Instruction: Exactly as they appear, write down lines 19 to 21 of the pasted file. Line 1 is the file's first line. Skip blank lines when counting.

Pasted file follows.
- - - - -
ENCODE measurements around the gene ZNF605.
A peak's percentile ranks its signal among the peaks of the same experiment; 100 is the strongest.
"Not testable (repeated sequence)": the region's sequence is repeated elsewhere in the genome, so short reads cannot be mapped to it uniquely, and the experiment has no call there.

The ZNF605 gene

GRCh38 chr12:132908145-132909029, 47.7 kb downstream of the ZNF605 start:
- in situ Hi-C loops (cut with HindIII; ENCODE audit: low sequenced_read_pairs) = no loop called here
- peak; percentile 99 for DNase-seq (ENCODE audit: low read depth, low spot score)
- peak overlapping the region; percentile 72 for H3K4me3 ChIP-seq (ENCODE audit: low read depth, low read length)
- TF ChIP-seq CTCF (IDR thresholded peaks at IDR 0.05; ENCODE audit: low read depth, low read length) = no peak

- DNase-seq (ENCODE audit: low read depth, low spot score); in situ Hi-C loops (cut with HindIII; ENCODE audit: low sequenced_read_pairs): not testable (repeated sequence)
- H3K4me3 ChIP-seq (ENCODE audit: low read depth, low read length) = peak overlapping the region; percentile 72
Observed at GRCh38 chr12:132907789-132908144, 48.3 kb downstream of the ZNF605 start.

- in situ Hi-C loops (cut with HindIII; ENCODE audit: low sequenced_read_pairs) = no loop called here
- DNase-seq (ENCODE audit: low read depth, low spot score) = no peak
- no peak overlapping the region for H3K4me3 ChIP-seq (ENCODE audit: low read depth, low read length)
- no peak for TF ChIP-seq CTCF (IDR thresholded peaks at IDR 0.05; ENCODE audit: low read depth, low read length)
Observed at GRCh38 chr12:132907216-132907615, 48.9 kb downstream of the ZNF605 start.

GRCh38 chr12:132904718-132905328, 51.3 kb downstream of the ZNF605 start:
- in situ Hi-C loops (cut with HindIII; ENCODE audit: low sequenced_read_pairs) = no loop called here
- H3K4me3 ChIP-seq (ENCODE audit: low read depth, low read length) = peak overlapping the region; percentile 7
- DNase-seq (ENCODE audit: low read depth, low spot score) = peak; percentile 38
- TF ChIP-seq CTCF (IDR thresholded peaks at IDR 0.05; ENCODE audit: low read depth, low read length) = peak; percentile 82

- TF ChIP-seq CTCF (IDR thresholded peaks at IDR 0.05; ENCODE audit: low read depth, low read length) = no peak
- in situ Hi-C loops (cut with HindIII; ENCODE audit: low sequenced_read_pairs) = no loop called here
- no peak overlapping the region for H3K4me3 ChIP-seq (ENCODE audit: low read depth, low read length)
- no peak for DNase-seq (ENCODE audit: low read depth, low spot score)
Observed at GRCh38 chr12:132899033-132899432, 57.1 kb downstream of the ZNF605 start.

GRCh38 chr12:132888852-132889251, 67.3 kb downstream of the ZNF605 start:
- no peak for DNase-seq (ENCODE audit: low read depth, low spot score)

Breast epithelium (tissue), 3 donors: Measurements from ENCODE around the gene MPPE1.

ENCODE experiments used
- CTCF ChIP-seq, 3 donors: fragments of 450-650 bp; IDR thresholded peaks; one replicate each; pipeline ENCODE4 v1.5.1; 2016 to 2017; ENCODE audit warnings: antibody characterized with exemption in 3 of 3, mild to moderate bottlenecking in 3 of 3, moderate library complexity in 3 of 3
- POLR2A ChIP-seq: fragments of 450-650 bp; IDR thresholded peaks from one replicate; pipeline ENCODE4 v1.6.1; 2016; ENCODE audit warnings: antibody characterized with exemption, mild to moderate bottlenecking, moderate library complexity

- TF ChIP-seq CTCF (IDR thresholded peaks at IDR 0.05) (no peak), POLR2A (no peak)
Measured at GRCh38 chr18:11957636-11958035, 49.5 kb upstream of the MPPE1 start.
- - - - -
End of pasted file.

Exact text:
- in situ Hi-C loops (cut with HindIII; ENCODE audit: low sequenced_read_pairs) = no loop called here
- H3K4me3 ChIP-seq (ENCODE audit: low read depth, low read length) = peak overlapping the region; percentile 7
- DNase-seq (ENCODE audit: low read depth, low spot score) = peak; percentile 38